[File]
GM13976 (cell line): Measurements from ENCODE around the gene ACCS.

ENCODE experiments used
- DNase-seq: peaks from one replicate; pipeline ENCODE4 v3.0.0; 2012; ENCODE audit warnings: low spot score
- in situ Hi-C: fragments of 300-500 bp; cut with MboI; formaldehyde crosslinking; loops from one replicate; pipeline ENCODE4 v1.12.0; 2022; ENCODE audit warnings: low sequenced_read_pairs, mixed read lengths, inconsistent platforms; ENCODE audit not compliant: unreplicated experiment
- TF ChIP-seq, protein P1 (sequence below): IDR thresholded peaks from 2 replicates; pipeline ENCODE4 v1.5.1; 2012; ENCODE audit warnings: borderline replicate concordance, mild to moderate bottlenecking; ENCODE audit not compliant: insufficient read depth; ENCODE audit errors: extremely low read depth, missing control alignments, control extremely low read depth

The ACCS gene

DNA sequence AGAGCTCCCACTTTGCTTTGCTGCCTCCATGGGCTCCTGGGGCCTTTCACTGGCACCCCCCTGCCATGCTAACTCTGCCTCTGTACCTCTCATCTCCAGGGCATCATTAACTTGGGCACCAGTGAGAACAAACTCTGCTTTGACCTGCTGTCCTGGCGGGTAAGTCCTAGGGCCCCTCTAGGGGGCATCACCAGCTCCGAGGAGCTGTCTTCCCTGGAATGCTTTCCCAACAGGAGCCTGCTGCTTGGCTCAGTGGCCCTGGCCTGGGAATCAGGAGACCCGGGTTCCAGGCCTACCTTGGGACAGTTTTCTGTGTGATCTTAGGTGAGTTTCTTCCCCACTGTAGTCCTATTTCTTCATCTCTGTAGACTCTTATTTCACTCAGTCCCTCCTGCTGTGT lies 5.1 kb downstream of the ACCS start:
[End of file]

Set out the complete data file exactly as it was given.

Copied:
GM13976 (cell line): Measurements from ENCODE around the gene ACCS.

ENCODE experiments used
- DNase-seq: peaks from one replicate; pipeline ENCODE4 v3.0.0; 2012; ENCODE audit warnings: low spot score
- in situ Hi-C: fragments of 300-500 bp; cut with MboI; formaldehyde crosslinking; loops from one replicate; pipeline ENCODE4 v1.12.0; 2022; ENCODE audit warnings: low sequenced_read_pairs, mixed read lengths, inconsistent platforms; ENCODE audit not compliant: unreplicated experiment
- TF ChIP-seq, protein P1 (sequence below): IDR thresholded peaks from 2 replicates; pipeline ENCODE4 v1.5.1; 2012; ENCODE audit warnings: borderline replicate concordance, mild to moderate bottlenecking; ENCODE audit not compliant: insufficient read depth; ENCODE audit errors: extremely low read depth, missing control alignments, control extremely low read depth

The ACCS gene

DNA sequence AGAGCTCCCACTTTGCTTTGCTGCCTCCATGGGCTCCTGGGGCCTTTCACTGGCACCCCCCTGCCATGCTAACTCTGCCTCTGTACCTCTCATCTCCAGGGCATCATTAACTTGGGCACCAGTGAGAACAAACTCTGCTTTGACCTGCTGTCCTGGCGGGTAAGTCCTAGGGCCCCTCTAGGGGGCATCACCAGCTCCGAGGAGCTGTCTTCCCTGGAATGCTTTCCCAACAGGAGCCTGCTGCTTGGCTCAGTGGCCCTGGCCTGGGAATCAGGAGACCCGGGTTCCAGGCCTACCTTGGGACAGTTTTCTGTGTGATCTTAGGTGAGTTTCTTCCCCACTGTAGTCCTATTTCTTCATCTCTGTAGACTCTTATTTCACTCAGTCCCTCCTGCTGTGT lies 5.1 kb downstream of the ACCS start: